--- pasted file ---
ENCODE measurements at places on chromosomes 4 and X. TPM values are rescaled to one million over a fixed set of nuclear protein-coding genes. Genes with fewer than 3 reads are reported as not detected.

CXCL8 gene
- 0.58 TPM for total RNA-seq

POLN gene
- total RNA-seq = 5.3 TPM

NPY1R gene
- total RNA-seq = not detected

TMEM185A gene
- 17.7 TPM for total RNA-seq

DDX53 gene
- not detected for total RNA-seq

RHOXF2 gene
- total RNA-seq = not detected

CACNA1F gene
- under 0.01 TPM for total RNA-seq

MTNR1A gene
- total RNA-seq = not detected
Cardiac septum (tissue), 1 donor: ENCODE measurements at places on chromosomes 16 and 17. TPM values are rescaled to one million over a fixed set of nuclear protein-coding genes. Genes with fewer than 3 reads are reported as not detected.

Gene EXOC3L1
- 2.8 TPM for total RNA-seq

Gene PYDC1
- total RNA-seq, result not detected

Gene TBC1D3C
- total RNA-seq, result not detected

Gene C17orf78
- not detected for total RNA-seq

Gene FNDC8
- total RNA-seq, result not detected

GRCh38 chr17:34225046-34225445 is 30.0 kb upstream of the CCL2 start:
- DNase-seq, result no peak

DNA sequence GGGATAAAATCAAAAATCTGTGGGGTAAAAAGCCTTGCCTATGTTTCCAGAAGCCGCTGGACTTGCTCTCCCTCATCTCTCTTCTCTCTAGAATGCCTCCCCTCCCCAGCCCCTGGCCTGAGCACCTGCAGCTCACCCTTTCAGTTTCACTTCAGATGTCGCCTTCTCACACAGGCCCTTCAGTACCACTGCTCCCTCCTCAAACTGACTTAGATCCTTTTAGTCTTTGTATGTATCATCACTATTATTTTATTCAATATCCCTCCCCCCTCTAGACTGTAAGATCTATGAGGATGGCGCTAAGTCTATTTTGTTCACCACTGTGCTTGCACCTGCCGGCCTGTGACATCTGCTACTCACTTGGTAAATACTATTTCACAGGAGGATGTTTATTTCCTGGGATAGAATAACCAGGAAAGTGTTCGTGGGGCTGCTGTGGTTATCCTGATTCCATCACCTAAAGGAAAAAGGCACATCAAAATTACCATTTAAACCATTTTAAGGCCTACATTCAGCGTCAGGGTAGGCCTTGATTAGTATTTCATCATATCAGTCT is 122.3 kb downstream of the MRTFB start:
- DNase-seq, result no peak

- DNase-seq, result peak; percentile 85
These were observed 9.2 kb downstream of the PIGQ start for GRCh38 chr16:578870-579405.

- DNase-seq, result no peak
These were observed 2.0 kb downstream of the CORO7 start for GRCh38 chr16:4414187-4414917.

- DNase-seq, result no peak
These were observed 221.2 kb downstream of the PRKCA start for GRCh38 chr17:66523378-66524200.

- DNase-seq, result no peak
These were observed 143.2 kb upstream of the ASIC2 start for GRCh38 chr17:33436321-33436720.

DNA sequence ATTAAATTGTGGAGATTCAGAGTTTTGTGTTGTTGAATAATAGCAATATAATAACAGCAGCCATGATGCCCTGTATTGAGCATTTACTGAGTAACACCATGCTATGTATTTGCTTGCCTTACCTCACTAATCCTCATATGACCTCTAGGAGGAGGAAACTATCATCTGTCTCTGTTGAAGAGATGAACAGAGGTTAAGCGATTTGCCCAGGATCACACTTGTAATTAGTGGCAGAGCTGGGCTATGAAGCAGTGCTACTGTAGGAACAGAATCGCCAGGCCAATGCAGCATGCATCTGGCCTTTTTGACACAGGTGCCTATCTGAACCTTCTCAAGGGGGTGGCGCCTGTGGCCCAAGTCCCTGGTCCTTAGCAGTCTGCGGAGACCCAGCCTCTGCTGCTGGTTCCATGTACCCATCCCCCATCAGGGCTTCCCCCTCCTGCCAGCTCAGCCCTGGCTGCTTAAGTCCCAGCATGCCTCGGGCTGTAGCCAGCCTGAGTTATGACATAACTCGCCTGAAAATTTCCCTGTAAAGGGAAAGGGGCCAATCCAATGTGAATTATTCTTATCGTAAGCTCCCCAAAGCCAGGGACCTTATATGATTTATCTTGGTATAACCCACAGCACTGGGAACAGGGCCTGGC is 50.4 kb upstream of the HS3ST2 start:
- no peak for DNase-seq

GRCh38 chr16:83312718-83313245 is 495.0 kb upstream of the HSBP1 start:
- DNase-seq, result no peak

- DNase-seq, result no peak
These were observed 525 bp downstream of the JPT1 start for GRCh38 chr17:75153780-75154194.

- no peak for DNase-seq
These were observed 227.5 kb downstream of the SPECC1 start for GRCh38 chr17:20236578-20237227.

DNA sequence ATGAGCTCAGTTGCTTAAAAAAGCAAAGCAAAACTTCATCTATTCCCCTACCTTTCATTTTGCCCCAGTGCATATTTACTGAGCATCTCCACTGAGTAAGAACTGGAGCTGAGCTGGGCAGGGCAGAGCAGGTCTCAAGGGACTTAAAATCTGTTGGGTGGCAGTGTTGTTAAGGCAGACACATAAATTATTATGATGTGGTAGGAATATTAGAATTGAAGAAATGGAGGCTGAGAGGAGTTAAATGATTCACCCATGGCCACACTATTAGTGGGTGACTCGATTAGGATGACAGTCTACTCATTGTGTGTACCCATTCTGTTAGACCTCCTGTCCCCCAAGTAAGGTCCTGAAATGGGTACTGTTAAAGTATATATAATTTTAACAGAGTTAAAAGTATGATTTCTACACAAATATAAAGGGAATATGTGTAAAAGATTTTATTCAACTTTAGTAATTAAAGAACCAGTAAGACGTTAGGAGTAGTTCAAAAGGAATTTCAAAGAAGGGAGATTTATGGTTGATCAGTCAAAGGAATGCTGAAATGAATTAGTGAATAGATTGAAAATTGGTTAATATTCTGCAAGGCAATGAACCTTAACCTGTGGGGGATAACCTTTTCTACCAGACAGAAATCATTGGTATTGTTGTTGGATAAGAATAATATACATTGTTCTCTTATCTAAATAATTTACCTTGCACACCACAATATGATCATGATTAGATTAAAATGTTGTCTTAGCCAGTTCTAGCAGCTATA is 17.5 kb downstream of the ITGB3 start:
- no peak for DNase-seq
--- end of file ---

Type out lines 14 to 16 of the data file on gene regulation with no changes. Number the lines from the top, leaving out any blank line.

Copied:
CACNA1F gene
- under 0.01 TPM for total RNA-seq

MTNR1A gene